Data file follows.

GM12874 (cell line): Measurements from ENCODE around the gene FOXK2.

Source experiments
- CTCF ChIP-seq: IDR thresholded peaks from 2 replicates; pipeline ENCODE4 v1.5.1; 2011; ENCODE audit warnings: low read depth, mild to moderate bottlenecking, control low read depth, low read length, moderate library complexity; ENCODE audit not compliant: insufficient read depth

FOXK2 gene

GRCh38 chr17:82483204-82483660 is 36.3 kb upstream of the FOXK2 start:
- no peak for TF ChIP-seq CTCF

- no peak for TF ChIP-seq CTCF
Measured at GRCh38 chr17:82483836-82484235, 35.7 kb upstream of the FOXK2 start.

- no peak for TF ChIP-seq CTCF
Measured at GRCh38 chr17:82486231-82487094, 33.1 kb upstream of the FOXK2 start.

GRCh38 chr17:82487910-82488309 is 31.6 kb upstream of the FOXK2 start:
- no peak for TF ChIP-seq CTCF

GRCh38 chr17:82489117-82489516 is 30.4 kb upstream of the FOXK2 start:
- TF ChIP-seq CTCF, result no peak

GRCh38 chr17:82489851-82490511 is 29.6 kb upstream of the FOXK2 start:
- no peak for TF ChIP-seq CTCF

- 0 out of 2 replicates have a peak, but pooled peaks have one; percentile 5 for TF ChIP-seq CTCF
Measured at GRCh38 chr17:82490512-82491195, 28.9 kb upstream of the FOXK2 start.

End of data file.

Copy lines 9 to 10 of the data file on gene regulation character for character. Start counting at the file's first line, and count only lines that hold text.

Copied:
- no peak for TF ChIP-seq CTCF
Measured at GRCh38 chr17:82486231-82487094, 33.1 kb upstream of the FOXK2 start.